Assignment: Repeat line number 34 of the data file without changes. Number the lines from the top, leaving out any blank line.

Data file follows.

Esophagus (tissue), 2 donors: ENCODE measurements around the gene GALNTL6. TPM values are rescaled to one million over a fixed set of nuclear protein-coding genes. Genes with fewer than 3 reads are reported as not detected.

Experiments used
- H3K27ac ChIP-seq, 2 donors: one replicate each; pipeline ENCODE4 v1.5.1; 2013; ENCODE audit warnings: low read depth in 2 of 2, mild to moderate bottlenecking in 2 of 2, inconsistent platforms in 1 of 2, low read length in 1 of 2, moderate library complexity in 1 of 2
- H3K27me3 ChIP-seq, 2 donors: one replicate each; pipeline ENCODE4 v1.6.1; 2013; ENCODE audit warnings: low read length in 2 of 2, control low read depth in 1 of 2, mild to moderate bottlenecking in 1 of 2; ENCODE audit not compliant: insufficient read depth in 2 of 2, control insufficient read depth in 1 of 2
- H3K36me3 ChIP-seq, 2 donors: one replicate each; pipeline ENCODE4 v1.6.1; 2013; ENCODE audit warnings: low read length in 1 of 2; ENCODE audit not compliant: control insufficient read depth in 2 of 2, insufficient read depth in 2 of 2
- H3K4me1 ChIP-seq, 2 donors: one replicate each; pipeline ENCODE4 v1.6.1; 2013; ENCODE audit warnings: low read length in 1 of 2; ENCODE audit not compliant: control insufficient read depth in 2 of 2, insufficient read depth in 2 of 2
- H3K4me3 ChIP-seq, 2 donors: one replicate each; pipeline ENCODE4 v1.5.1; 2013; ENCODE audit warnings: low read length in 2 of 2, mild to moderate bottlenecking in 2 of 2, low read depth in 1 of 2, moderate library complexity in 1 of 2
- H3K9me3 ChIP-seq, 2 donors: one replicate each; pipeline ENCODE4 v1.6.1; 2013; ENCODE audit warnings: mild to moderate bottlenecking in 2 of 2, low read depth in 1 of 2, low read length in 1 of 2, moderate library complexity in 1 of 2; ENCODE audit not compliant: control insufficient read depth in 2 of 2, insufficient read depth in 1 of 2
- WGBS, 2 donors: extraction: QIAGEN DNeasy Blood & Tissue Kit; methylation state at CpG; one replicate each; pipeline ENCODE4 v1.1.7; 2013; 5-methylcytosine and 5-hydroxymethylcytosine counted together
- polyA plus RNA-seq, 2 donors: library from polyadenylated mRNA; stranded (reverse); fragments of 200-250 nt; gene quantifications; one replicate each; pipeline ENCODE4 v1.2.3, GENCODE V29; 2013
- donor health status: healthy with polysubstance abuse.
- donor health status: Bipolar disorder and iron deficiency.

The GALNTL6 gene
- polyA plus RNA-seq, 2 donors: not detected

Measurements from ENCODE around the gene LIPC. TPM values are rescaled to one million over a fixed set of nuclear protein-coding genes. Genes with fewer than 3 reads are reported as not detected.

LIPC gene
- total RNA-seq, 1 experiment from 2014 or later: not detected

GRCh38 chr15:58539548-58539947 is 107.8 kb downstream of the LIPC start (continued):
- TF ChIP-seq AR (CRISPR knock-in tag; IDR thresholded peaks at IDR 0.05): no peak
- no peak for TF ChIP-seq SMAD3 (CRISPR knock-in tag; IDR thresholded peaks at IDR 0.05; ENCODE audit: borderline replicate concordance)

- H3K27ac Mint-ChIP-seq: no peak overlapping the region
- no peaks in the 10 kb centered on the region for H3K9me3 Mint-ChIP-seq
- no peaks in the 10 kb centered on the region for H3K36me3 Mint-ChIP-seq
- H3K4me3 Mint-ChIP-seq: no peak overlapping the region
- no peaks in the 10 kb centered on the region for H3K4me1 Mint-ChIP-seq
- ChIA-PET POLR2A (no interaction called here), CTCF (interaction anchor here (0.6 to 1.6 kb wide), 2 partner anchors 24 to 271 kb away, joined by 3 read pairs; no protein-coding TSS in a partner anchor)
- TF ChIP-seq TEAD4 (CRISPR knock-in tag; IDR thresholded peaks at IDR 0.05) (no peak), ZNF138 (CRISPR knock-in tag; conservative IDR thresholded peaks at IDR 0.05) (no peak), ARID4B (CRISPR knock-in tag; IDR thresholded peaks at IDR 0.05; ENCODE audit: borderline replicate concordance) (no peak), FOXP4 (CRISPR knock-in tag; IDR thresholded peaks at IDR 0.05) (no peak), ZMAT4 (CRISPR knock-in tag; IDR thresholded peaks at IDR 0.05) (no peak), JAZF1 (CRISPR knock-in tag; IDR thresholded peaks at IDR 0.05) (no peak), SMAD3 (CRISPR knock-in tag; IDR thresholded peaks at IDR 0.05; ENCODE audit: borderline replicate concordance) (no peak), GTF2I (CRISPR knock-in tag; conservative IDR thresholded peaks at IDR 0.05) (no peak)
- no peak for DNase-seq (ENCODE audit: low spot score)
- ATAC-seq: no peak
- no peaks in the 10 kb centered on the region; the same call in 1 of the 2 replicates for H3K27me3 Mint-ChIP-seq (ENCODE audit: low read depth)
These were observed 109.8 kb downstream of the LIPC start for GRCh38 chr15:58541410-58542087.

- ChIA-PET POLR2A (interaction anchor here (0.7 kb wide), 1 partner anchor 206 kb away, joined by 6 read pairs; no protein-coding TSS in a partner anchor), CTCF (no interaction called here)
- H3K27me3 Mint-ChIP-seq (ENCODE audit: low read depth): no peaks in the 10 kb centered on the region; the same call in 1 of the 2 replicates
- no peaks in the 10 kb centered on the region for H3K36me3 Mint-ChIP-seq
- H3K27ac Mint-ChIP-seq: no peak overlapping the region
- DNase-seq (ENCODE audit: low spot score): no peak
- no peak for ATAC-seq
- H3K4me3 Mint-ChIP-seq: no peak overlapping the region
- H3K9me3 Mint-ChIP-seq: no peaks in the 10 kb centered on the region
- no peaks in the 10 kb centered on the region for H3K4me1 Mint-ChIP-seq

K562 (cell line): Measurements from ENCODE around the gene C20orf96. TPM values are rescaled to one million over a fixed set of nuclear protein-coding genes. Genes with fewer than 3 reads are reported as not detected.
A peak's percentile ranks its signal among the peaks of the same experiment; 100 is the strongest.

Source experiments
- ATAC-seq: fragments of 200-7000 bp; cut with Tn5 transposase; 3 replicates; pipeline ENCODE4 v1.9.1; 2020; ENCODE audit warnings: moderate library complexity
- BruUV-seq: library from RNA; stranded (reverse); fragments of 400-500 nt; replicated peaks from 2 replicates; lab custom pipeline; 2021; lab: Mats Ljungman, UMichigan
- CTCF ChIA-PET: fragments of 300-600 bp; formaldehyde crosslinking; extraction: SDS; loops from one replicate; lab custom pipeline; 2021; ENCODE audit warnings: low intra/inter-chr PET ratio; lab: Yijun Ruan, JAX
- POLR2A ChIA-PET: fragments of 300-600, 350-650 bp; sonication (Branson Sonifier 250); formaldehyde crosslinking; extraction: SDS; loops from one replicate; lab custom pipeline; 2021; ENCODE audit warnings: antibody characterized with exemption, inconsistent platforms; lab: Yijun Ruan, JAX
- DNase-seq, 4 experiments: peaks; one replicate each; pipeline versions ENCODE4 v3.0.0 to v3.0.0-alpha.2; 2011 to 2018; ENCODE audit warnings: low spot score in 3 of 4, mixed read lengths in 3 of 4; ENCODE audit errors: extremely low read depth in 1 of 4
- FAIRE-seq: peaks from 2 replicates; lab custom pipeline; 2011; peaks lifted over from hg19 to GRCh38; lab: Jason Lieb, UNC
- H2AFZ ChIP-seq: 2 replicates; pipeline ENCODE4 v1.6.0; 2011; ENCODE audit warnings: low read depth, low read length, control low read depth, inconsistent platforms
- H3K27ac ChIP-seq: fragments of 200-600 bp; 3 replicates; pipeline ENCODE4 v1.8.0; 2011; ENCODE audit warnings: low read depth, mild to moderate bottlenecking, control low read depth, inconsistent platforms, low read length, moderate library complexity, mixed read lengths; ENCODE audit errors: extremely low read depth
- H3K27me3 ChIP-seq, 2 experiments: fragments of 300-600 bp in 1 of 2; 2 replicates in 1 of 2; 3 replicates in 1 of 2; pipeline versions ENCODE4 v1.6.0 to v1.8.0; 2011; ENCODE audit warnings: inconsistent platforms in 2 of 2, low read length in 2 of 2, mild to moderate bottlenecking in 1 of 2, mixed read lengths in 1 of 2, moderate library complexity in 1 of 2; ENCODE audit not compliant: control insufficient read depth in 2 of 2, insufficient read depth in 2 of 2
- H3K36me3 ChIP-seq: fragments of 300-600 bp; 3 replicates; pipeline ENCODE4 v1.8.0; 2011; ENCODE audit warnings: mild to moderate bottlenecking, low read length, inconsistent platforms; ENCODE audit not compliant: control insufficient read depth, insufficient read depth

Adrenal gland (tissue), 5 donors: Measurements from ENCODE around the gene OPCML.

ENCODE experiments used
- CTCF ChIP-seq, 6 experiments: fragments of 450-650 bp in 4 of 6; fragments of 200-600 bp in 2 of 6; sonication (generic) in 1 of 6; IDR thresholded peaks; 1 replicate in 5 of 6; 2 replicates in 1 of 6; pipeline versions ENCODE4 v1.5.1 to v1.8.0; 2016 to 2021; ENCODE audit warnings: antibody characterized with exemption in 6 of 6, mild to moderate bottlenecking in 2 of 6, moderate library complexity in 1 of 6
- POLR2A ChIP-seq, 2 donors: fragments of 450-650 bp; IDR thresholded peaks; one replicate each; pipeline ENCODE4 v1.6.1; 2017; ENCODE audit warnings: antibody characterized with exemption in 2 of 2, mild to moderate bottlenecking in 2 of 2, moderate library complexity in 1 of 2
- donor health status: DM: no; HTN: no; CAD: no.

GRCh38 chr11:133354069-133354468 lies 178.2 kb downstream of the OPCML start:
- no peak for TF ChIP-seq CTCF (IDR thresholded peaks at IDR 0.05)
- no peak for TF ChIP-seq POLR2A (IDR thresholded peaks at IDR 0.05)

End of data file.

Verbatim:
- no peaks in the 10 kb centered on the region for H3K36me3 Mint-ChIP-seq